Hanna is about a girl (Saoirse Ronan) who has been raised by her father Erik Heller (Eric Bana) in a cabin in the woods of Finland. She has never met another person besides her father, but he has prepared her well for survival. She knows several languages, she can defend herself and kill with ease, and he has even given her a back story in case she is ever questioned.
Her father was some kind of CIA agent who disappeared, and as the movie progresses we find out why. For some reason that I didn't feel was fully explained, Erik gives Hanna the choice of activating a homing beacon. Once activated, another agent named Marissa Wiegler (Cate Blanchett) will come after her and try to kill her. Even by the end of the movie, I wasn't quite sure why he would want Marissa to come after Hanna. If he wanted Marissa dead, I would think there are easier ways to go after her.
His plan seems to be a horrible one. He will leave Hanna alone in the house while assassins come to the cabin (following the homing beacon). He will be long gone, but Hanna will be captured. She will escape and the two will meet up again in Berlin at a really cool looking Grimm's fairy tale house. If the whole plan was to kill Marissa for what she did to Hanna's mother, I would think he could come up with a better way to do it. This plan requires a lot of killing and the constant threat to both of them of being re-captured or killed.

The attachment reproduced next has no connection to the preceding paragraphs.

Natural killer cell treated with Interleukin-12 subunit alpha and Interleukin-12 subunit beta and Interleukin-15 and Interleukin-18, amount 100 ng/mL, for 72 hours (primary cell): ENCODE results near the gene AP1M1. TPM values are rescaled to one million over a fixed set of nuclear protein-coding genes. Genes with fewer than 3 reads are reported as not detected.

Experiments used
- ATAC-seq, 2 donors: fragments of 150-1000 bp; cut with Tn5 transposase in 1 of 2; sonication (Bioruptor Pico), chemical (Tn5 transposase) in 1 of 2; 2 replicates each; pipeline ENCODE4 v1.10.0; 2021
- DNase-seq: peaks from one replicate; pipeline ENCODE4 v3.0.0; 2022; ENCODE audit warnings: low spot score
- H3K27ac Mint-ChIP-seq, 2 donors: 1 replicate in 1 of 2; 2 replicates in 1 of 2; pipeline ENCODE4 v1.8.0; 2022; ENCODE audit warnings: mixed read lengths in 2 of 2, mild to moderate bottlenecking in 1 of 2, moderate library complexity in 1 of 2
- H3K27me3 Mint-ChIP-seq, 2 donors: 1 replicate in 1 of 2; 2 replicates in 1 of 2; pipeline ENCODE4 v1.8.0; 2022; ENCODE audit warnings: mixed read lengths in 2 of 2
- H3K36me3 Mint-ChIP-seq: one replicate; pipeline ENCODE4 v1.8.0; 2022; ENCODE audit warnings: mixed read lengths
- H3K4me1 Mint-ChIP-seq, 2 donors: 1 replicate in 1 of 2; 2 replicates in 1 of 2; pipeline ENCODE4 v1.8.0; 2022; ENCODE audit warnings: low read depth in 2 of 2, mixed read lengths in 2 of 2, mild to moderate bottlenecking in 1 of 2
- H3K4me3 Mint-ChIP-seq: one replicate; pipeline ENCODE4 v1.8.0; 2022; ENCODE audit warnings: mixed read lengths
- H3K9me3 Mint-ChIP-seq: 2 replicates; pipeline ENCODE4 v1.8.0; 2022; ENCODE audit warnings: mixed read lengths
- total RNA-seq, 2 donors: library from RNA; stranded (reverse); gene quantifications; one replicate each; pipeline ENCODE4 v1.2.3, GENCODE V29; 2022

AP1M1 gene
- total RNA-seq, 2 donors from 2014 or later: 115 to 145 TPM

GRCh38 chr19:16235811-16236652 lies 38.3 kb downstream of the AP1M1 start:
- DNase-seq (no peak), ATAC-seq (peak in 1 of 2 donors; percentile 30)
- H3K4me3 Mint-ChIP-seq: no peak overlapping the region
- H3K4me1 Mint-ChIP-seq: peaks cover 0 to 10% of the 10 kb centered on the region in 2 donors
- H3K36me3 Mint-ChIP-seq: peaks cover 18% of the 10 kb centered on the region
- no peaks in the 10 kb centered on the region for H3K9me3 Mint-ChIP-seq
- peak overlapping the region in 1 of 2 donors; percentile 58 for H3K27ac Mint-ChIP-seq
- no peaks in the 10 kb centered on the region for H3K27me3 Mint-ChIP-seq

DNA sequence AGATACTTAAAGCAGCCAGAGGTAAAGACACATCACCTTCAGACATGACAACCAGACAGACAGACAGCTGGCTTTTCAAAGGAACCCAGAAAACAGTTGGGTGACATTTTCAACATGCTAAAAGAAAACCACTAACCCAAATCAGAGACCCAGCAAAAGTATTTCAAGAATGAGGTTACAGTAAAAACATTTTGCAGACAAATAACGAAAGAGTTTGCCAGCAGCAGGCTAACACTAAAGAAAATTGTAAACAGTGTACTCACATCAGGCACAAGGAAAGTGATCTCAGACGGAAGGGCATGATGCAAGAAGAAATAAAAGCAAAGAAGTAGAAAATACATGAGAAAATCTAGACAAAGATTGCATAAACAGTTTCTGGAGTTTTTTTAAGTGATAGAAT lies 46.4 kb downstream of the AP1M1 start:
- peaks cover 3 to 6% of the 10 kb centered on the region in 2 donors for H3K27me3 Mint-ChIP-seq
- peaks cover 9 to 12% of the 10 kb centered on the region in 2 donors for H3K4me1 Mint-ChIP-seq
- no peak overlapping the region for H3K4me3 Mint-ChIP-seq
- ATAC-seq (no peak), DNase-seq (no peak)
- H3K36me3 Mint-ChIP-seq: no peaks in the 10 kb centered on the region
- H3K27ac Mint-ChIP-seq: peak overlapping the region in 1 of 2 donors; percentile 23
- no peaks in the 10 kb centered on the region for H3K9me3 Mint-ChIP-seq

One interesting thing is how many people Hanna and her father kill. She has been trained since birth to be an assassin, so she has no problem killing. But luckily somehow she is not a psychopath. When she meets another girl her age, she becomes friends with the girl and her family.
But any agent who gets in her way (or Erik's way) is quickly killed. In movies like this, you have to assume that all the CIA agents are bad guys. But I couldn't help thinking that most of them were under the assumption that they were after some rogue agent, and their orders were justified. There is even a sequence where Erik kills a couple of cops who happen upon him when he swims ashore in Germany. As far as I can tell, they just happened to be there. It's hard to sympathize with the protagonist when he is killing cops.
Besides that, this was a really cool movie. There were some good fight scenes, and it was well choreographed. Not like most action movies that are so over edited, you can't tell what's going on. In this movie, I always had a clear sense of geography. There were some clever and fun sequences with inventive camera moves. Particularly good was the scene where Erik overpowers a bunch of guys in a train station. The entire scene seemed to play out in one long tracking shot.
The only problem with the movie is the marketing. The trailers are showing all the action scenes, and audiences are going to be surprised by how slowly this movie moves. Instead of wall to wall action, there are a lot of quiet scenes of Hanna walking, or hiding, or experiencing the outside world for the first time. The movie does move slowly in places, but I was never bored.